The story of the “ten wise Jews” also exists as an independent entity in Judeo-Arabic literature and is similar to the Hebrew anti-Karaite treatise. It was published by J. Leevan and the manuscript dates from the twelfth century.[12] Leevan comments along the same lines as Mann. Concerning the alleged verses produced by the “ten wise Jews” for the Qur’an, Leevan says:

Our fragment not only gives us the full number but also produces the alleged verses of these Companions of Mohammed¬†[i.e., the “ten wise Jews”].¬†There is one disappointment to the record. The quotations that are alleged to come from the Koran are not actually to be found there…. The whole style of the Arabic, so awkward and cumbrous and ungrammatical, is against it¬†[i.e., the Qur’an].

The objections of the style also militate against the probability that these verses are derived from Hadith literature. I may also add that I have not been able to trace any of the verses in the Hadiths. The evidence points very strongly to the fabrication of these verses by the author, or to so gross a distortion of the original sources that it may be considered to amount to fabrication.[13]

In short, the story of “ten wise Jews” aiding the Prophet Muhammad(P) in the composition of the Qur’an is a fabrication and lacks an historical basis.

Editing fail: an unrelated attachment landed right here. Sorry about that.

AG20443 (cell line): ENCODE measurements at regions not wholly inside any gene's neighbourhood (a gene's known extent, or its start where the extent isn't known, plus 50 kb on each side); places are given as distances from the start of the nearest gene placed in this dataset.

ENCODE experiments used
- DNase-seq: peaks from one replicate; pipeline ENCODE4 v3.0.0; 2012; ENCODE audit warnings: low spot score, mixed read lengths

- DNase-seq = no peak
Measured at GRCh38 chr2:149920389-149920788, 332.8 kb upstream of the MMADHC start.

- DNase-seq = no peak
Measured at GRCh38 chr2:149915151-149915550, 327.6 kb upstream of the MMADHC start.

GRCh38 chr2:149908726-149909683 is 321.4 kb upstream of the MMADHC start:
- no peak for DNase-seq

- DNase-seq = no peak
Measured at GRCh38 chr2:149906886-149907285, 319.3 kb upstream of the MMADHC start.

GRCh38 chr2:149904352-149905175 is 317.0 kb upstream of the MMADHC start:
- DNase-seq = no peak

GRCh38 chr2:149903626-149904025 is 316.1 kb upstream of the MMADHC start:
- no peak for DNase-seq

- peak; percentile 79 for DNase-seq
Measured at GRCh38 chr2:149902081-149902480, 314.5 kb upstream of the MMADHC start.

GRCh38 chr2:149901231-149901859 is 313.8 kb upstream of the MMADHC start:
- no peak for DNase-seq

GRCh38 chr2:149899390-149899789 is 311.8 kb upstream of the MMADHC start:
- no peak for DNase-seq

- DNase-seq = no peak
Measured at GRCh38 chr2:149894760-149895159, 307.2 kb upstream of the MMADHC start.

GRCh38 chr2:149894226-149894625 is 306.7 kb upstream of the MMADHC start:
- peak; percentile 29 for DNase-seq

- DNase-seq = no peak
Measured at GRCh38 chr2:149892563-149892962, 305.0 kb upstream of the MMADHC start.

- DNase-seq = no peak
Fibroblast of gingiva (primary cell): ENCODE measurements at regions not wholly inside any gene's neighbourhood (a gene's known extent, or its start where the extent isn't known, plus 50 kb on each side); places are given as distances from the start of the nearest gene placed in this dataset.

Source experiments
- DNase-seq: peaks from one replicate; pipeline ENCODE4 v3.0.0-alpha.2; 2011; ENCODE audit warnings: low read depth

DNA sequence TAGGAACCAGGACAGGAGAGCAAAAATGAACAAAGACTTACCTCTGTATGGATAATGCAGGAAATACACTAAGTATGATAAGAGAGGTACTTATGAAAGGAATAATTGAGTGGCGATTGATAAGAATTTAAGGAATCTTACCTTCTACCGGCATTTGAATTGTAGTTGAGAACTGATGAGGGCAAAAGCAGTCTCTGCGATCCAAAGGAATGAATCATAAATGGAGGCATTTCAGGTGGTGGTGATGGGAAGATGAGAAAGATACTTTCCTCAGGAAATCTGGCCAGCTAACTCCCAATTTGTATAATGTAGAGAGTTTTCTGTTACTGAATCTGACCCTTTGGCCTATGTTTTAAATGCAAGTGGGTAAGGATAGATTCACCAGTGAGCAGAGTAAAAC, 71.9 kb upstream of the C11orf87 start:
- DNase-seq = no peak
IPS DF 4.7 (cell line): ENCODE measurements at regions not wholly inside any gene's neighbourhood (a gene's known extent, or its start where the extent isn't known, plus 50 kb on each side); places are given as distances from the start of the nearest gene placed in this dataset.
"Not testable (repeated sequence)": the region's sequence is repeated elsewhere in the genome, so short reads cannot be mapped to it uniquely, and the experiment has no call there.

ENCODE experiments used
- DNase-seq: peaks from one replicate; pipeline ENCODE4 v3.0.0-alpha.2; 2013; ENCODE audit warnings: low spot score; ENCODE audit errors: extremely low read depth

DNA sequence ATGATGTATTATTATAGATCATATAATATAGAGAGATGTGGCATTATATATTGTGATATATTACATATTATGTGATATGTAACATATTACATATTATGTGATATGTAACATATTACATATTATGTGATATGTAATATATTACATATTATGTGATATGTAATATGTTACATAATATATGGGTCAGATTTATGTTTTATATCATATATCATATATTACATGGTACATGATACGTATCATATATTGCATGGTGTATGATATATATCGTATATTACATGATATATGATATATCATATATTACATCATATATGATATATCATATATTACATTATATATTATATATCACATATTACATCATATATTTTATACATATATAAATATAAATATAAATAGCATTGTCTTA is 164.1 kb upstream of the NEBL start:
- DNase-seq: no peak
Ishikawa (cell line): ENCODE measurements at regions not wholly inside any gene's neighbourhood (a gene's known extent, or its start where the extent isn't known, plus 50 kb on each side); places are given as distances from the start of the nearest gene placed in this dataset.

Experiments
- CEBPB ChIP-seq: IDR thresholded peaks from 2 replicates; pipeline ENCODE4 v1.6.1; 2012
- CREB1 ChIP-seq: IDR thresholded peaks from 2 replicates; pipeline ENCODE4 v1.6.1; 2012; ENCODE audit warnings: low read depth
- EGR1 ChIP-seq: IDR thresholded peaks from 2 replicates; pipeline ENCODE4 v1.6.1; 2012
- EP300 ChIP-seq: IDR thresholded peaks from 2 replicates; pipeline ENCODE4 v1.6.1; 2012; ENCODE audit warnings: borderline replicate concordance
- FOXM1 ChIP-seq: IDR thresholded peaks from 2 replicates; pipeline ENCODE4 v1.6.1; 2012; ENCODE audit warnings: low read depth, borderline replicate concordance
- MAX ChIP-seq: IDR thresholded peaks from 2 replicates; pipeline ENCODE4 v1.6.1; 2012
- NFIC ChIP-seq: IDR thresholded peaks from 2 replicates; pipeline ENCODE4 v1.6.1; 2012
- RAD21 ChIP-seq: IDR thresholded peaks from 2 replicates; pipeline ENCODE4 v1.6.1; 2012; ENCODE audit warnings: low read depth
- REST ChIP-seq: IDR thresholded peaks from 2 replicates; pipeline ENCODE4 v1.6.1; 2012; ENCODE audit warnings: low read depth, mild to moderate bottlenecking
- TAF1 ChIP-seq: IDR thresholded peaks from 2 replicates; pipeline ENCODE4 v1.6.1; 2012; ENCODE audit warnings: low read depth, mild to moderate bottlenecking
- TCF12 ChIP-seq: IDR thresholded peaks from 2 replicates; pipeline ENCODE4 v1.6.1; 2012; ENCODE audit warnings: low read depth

4. The Case Of The “Mysterious Letters”

The case of the “mysterious letters”, allegedly inserted by the ten “wise” Jewish rabbis, is perhaps the most amusing part of this whole affair. Mann says:

The elders are stated to have composed the Kur’an, each inserting his name in a Sura in such a manner as not to arouse suspicion. In the 2nd Sura (the Cow) they even managed to introduce a sentence: “thus did the Jewish sages counsel the wicked ALM”; the last word may be taken as a reference to a false prophet. In the Judeo-Arabic account there is given a string of verses, supposedly to be found in this Sura, the first letters of which make up the above sentence.¬†

However, we seek in vain for them in the present text of Sura II. The only connection may be found in the symbolic letters A L M at the beginning of this Sura (as well as several others) which would stand for ALM in the above sense.¬†But altogether this stratagem, which our author designates as “a great secret”, cannot of course be given any credence.[14]

It can’t be given any credence even using linguistic analysis. This is because this whole stratagem is based on an arbitrary choice of consonants to fit a pre-conceived notion, thereby indicating a poor grasp of Hebrew and Arabic etymology. The letters Alif, Lam and Mim are supposed to have been included with insertion of the sentence as we read above:

“thus did the Jewish sages counsel the wicked ALM”